Late Quaternary Chorus Frog
Late Quaternary Chorus Frog

Late Quaternary Chorus Frog (Pseudacris) from the Channel Islands, California
Jim I. Mead
Mammoth Site of Hot Springs South Dakota, jmead@mammothsite.org
Justin Wilkins
Mammoth Site of Hot Springs South Dakota, justinw@mammothsite.org
Paul W. Collins
Santa Barbara Museum of Natural History, Paul@sbnature2.org

Abstract

Fossil and subfossil remains of the vertebrate faunas from the northern Channel Islands, southern California, have been studied for many decades. Contin-ued interest has focused on skeletal remains of birds, rodents, and mammoths from archaeological and paleontological localities, but considerably less attention has been placed on the detailed description of the herpetofauna (salamanders, anurans [frogs and toads], lizards, and snakes) on the Channel Islands. We present descriptions of an ilium of an anuran from Santa Rosa Island (Larramendy North; radiocarbon dating at least 13,393 calibrated years ago) and two tibiofibulae San Miguel Island (Daisy Cave) dating from earliest and middle late Holocene layers. We identify the fossil il-ium as Pseudacris sp. (chorus frog): 1) it is the lowest level that skeletal morphology permits us to attempt, 2) realizing that it appears morphologically closest to P. regilla, and 3) yet realizing that not all species of Pseudacris and Hyla have been directly com-pared or are understood. The extant amphibian fauna on these islands is depauperate. The remains presented here represent the first description of a fossil anuran from the northern Channel Islands. It is now understood that a chorus frog lived on glacial-age Santarosae Island, yet it is not understood when its distribution was reduced to just the present two largest islands, Santa Rosa and Santa Cruz.

Investigation of the Holocene and late Pleistocene terrestrial vertebrate faunas from the northern Channel Islands (NCI) off the coast of Santa Barbara California has received attention for many decades (see discussions in Damiani and Garcelon 2009)(Fig. 1). Of sustained interest has been the analysis of cultural artifacts along with skeletal remains of birds, rodents, and mammoths from archaeological and paleontological localities (e.g., Erlandson et al. 1996; Guthrie 1980, 1998, 2005; Johnson et al. 2002; Ainis and Vel-lanoweth 2012; Allen 2013; Muhs et al. 2015). What has received considerably less attention other than cursory listings is the detailed assessment of the herpetofauna (salamanders, anurans [frogs and toads], lizards, and snakes). The first and only insular Pleistocene-age salamander (Batrachoseps) from the Channel Islands was recovered in association with a late Pleistocene pygmy mammoth (Mammuthus exilis; 12,840 ± 140 yr B.P., CAMS-24429, AMS analysis; Agenbroad 1998, 2002; Mead et al. 2004). Here we report on the skeletal re-mains of the first fossil frog from localities on the NCI: one ilium from Laramendy North, Santa Rosa Island and two leg elements from Daisy Cave A, San Miguel Island.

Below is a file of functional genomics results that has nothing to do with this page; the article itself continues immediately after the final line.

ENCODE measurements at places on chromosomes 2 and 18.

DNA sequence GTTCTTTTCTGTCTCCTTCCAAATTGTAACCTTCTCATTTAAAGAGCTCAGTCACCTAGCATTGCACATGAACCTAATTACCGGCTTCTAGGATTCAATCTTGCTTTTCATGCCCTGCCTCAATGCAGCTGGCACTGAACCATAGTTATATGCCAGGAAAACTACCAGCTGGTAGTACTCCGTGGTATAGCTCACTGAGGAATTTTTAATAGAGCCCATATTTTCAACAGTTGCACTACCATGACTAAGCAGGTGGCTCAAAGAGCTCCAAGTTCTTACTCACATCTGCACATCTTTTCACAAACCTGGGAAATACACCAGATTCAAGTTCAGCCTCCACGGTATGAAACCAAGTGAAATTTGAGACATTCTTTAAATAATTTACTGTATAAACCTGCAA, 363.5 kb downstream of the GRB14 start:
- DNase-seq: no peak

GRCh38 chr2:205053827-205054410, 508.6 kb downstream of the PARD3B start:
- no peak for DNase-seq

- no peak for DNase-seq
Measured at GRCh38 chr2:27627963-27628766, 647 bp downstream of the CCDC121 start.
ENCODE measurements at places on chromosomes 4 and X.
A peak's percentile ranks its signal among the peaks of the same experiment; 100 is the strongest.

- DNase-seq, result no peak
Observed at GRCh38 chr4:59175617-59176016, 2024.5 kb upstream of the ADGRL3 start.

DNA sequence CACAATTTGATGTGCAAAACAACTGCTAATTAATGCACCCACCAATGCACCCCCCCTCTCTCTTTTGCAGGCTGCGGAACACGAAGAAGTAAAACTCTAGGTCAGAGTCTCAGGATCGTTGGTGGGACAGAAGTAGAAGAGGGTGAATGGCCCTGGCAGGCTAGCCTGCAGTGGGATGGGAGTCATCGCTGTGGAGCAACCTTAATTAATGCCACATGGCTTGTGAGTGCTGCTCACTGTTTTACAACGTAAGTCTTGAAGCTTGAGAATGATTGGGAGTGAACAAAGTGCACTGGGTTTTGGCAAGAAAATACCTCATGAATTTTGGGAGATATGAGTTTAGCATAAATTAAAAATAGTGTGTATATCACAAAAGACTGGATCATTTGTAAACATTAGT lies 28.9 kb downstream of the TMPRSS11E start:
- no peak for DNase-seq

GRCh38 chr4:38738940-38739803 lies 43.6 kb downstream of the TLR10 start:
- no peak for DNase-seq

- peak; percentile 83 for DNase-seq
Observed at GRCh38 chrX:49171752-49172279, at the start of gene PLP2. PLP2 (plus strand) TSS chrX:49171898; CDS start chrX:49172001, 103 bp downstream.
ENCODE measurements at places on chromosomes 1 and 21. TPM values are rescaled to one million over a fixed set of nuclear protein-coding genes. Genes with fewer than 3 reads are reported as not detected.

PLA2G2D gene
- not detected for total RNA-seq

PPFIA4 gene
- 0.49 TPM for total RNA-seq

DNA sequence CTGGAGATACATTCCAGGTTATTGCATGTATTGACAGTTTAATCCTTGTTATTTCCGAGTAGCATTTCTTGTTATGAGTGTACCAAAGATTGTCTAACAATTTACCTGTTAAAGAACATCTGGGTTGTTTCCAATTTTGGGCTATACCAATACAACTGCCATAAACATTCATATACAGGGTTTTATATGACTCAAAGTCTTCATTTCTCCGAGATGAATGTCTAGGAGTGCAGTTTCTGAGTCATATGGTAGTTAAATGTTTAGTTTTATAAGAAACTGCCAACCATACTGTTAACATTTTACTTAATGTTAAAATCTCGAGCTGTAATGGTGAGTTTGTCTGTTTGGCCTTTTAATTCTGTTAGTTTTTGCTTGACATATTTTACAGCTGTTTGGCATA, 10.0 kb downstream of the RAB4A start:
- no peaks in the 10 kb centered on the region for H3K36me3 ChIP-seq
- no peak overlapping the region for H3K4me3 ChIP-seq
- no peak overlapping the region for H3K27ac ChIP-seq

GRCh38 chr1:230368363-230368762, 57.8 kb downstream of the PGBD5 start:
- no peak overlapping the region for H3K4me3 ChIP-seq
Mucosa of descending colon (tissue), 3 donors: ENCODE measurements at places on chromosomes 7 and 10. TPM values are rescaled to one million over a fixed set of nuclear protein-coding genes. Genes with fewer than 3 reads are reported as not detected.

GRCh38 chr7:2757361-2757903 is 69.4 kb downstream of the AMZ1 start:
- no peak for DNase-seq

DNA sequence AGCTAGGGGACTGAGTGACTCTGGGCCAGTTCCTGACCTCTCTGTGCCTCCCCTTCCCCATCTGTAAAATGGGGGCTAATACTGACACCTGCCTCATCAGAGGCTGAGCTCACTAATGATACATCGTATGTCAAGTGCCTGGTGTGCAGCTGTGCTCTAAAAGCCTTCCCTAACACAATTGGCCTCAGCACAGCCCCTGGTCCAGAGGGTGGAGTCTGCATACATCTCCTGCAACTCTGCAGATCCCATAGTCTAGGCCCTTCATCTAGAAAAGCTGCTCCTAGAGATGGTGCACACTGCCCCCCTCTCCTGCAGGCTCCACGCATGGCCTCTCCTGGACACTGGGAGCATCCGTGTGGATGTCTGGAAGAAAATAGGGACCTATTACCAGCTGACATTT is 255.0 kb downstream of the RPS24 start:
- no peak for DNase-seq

Read the Full Research Paper Below

File name : Late_Quaternary_Chorus_Frog_Pseudacris_f.pdf

Saltpeter and Sloths

Saltpeter and Sloths

It was not long after Cuvier described the first fossil sloth, Megatherium, in 1796 that additional discoveries of fossil sloths were made. The next prominent discovery was not in South America as might be expected but instead in North America. The discovery of this...

read more
Proboscideans from US National Park Service Lands

Proboscideans from US National Park Service Lands

Jim I. Mead, Justin S. Tweet, Vincent L. Santucci, Jeffrey T. Rasic, and Sharon E. Holte Abstract - Proboscideans (Mammalia, Proboscidea) are an ubiquitous part of North American ver-tebrate faunas throughout the Miocene, Pliocene, and Pleistocene. Here we discuss the...

read more
Saltpeter and Sloths

Saltpeter and Sloths

It was not long after Cuvier described the first fossil sloth, Megatherium, in 1796 that additional discoveries of fossil sloths were made. The next prominent discovery was not in South America as might be expected but instead in North America. The discovery of this...

The Discovery of Sloths: Strange Animals in a Strange New Land

The Discovery of Sloths: Strange Animals in a Strange New Land

When you have an animal named after one of the seven deadly sins, a common question is which came first, the animal or the sin? Geologically speaking, the credit goes to the animal, as the sloth lineage existed long before there were humans to give it any name. While...

Proboscideans from US National Park Service Lands

Proboscideans from US National Park Service Lands

Jim I. Mead, Justin S. Tweet, Vincent L. Santucci, Jeffrey T. Rasic, and Sharon E. Holte Abstract - Proboscideans (Mammalia, Proboscidea) are an ubiquitous part of North American ver-tebrate faunas throughout the Miocene, Pliocene, and Pleistocene. Here we discuss the...